June 23, 2011 | by Ben Crawford
I lucked into finding FireBall in the Android Market, but once I found it, I couldn’t put it down. FireBall is a simple enough concept, similar to Slice It!, that adds an extra layer/difficulty into the mix. Instead of merely cutting a shape into equal pieces without time constraints, FireBall forces you to cut a shape into pieces (any way, shape, or size) to contain multiple balls. The concept, again, is simple enough, but the balls add a degree of difficulty that makes every level unique, requiring different finger assaults on the shape/board and an urge for just one more level.
The gameplay is very simple: you use your finger to swipe across the screen to cut a big shape (wherein all the balls are contained) into smaller pieces, ultimately getting to the goal percentage. The goal percentage is how much area of the shape is left after you’ve sliced it all up. Usually the goal is to get the 100% board down to about 20-25%. The difficulty increases when the boards start having metal edges that you can’t slice through so you have to find more difficult ways to cut the board, and when varying balls are added to the board. The balls come in big and small sizes, slow and quick, and none explosive and explosive. The explosive balls are the ones to watch out for as they put a sort of timer on the level. When they blow up, the level isn’t failed, but you will have 4 new, quicker balls to deal with that makes the level increasingly harder.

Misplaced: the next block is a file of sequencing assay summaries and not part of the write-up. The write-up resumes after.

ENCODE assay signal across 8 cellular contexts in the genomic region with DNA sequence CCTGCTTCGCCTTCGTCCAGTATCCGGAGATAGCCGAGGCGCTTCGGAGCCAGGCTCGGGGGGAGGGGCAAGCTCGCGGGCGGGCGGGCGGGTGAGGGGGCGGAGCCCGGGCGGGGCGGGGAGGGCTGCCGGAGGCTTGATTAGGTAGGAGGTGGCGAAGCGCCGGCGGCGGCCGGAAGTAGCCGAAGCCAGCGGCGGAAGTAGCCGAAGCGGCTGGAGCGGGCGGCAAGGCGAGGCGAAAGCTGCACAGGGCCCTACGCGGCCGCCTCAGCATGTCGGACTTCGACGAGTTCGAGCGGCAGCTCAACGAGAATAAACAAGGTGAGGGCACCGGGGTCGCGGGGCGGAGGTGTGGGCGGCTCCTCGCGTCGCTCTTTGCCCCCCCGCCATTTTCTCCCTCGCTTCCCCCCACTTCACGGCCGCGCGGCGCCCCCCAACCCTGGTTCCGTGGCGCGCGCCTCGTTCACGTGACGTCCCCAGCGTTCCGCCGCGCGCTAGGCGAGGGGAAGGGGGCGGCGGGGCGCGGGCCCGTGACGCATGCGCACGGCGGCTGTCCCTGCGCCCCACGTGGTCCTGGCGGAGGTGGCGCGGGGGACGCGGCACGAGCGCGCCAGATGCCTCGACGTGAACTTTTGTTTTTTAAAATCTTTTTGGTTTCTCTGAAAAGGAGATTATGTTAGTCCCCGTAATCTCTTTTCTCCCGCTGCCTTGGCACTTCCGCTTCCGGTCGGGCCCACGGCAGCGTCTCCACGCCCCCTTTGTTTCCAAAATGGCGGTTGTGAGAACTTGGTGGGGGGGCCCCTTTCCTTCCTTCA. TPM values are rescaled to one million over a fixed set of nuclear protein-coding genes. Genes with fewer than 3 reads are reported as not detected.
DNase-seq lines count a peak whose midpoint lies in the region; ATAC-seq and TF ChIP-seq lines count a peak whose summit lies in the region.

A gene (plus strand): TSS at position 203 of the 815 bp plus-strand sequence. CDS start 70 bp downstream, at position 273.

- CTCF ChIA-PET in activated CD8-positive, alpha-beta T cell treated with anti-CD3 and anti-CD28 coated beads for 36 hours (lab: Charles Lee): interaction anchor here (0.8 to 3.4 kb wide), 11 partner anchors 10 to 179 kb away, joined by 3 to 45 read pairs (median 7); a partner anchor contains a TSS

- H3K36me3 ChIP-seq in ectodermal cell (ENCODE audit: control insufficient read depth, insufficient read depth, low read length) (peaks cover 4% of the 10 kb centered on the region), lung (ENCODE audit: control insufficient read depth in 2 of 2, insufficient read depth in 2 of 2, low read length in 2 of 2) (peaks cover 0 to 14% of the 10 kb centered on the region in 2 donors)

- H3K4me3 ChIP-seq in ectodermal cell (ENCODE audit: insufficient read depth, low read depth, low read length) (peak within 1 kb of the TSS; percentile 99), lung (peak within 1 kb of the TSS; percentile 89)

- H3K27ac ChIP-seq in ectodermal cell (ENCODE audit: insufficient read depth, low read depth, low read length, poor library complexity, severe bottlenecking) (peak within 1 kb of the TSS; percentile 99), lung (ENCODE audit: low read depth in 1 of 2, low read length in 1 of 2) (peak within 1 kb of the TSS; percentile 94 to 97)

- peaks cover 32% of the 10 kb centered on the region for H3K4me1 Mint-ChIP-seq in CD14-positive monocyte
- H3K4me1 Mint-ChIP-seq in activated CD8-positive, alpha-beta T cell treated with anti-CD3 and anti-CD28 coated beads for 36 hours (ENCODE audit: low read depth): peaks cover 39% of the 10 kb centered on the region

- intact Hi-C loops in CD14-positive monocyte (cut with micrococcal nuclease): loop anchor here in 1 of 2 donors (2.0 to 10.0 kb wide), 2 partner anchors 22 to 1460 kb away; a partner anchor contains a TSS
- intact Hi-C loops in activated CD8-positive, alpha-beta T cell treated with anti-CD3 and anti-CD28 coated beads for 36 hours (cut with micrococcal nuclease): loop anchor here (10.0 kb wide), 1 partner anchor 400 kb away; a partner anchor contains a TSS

FireBall has initially come with 50 levels with more coming free (stated in the Android Market description). After two and a half hours or so, I’m stuck waiting on these new levels. While this is bad for me, it really shows how addictive this game can be (the 4.8 rating on the market is a good indicator also). The only gripe I have with this game is sometimes it doesn’t register your finger swipe. Now, this happened to me maybe ten times in the entirety of the game, but it’s obviously frustrating while playing the game. I would almost chalk this up to just not pressing hard enough on the screen or getting over-zealous and swiping too fast, but when you’re playing the game, everything is blown out of proportion. This in no way detracted from the game, you just accept it and try to swipe again.
Fireball has the core materials to be the next Angry Birds. More specifically, it has the core mechanics that are good enough for multiple spin-offs, more dynamic gameplay, variations in shapes and balls, and in general ingenuity. The developer, Cyg, doesn’t have any more games in the Market that I can tell, but they may have a goldmine on their hands if they can keep coming up with timely level updates that keep the game fresh.